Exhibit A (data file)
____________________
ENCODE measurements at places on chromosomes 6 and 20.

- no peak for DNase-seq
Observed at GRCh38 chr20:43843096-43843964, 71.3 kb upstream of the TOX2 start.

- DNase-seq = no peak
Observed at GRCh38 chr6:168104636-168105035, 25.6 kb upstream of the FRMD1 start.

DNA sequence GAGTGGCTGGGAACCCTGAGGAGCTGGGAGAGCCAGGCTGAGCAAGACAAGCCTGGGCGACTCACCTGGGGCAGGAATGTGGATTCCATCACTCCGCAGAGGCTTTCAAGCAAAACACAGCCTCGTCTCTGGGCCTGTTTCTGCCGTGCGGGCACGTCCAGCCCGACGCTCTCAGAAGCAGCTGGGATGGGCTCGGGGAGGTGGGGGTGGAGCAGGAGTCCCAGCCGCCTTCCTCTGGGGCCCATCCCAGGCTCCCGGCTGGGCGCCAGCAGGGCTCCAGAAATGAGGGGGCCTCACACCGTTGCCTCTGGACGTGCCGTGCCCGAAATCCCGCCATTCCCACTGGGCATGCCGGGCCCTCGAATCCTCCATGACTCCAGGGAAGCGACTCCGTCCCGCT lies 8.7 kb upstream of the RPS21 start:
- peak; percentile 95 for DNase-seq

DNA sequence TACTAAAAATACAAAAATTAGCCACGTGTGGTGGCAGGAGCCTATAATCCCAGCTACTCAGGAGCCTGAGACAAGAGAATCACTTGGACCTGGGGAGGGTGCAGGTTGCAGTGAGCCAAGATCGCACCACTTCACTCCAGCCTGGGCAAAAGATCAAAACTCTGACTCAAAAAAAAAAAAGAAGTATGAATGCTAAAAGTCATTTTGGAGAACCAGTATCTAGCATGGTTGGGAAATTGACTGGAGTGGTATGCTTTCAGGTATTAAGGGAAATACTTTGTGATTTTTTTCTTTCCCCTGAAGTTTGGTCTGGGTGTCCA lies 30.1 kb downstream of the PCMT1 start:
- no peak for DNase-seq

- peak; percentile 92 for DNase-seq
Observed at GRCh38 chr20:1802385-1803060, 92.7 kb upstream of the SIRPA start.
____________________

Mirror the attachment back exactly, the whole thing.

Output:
ENCODE measurements at places on chromosomes 6 and 20.

- no peak for DNase-seq
Observed at GRCh38 chr20:43843096-43843964, 71.3 kb upstream of the TOX2 start.

- DNase-seq = no peak
Observed at GRCh38 chr6:168104636-168105035, 25.6 kb upstream of the FRMD1 start.

DNA sequence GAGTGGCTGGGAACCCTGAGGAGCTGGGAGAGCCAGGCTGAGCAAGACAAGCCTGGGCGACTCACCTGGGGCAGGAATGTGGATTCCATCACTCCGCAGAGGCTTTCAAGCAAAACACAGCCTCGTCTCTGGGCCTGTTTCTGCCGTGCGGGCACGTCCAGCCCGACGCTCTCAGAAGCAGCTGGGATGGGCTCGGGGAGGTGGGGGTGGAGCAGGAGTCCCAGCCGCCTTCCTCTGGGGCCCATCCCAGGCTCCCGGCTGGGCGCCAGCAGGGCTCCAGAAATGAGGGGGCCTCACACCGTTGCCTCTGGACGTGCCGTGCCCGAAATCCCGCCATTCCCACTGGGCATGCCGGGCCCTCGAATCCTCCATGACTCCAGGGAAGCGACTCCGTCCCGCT lies 8.7 kb upstream of the RPS21 start:
- peak; percentile 95 for DNase-seq

DNA sequence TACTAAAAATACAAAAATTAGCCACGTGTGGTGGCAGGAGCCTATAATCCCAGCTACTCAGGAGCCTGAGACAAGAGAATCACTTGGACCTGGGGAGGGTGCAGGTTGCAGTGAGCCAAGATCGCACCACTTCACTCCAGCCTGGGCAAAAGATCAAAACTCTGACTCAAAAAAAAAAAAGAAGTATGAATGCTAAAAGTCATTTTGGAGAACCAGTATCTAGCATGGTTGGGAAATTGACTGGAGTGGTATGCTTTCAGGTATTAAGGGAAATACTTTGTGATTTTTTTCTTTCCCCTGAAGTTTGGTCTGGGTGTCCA lies 30.1 kb downstream of the PCMT1 start:
- no peak for DNase-seq

- peak; percentile 92 for DNase-seq
Observed at GRCh38 chr20:1802385-1803060, 92.7 kb upstream of the SIRPA start.